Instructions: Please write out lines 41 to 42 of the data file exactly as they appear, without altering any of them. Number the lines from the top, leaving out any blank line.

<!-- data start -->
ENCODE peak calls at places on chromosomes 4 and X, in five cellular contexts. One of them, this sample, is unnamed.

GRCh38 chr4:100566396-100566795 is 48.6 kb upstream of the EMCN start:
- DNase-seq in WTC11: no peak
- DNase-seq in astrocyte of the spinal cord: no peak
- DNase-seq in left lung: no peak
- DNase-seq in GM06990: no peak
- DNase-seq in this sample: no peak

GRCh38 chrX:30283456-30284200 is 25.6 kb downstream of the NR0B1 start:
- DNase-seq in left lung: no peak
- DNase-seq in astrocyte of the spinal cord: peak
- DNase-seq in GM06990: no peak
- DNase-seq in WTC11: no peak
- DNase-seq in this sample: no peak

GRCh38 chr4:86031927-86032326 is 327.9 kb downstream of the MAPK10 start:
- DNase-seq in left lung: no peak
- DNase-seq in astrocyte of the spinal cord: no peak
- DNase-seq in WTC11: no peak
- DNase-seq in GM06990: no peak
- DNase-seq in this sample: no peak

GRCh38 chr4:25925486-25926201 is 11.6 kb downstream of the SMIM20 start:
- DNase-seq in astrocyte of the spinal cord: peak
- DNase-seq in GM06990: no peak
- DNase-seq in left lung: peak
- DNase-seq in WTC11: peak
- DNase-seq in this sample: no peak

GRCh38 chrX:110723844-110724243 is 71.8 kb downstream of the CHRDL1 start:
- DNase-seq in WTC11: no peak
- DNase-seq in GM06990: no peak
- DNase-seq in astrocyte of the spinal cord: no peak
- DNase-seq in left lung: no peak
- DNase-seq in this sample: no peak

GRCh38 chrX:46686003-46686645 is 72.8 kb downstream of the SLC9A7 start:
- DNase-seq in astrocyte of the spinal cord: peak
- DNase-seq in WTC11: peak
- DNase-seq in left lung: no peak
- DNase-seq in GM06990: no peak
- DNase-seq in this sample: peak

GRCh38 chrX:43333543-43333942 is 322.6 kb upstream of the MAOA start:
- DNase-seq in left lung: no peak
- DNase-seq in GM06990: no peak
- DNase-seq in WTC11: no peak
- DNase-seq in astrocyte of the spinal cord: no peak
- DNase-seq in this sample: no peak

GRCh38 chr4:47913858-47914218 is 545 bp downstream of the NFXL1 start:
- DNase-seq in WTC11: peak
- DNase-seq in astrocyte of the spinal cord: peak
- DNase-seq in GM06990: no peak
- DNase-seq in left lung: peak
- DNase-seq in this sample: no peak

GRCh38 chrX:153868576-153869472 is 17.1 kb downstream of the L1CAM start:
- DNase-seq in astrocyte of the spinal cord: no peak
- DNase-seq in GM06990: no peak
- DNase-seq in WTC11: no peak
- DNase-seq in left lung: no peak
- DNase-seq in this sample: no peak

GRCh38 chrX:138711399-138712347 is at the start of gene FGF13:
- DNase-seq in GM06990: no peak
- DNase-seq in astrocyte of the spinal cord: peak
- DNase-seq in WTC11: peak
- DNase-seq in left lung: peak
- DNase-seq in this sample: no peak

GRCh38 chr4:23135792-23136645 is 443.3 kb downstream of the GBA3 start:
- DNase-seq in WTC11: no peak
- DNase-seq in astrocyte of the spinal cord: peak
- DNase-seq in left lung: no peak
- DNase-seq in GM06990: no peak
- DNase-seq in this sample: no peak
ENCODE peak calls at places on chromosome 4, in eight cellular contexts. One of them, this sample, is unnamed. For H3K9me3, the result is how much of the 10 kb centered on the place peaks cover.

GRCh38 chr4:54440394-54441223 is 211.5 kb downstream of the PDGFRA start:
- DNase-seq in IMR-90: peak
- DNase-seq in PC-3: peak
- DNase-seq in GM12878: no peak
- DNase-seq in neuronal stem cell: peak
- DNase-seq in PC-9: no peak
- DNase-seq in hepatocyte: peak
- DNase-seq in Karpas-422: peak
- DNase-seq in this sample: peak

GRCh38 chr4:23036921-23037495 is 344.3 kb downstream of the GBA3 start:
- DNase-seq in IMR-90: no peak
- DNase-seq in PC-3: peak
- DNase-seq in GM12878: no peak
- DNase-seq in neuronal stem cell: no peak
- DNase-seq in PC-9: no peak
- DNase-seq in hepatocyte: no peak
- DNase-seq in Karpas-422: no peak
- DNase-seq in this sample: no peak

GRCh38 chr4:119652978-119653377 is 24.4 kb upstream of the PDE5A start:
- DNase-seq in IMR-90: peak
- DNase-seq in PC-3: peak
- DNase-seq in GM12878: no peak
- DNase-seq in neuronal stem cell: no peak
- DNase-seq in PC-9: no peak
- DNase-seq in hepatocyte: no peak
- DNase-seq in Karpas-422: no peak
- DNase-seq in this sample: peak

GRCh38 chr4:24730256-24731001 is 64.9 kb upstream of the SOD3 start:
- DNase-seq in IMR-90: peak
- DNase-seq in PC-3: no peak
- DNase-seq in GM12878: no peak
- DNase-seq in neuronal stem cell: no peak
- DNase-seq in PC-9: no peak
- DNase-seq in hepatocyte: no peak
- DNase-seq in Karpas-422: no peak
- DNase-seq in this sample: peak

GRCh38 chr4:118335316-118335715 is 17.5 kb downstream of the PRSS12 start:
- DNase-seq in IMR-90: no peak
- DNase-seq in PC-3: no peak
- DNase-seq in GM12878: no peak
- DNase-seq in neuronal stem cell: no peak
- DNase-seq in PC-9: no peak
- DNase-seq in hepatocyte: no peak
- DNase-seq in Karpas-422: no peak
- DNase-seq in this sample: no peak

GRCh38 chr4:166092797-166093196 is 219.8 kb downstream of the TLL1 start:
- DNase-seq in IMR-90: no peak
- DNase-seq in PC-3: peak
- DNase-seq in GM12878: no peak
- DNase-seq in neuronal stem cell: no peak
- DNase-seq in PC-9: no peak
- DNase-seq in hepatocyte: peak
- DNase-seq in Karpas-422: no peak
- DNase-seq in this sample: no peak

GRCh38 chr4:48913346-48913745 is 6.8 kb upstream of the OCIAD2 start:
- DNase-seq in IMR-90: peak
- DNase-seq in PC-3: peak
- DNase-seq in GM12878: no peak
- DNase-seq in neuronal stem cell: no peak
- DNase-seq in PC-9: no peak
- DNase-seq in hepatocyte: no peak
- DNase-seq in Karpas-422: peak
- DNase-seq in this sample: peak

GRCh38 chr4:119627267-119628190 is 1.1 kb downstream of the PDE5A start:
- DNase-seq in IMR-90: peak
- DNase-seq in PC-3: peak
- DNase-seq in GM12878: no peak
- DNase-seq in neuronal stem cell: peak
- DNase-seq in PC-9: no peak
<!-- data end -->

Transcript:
- DNase-seq in WTC11: no peak
- DNase-seq in astrocyte of the spinal cord: no peak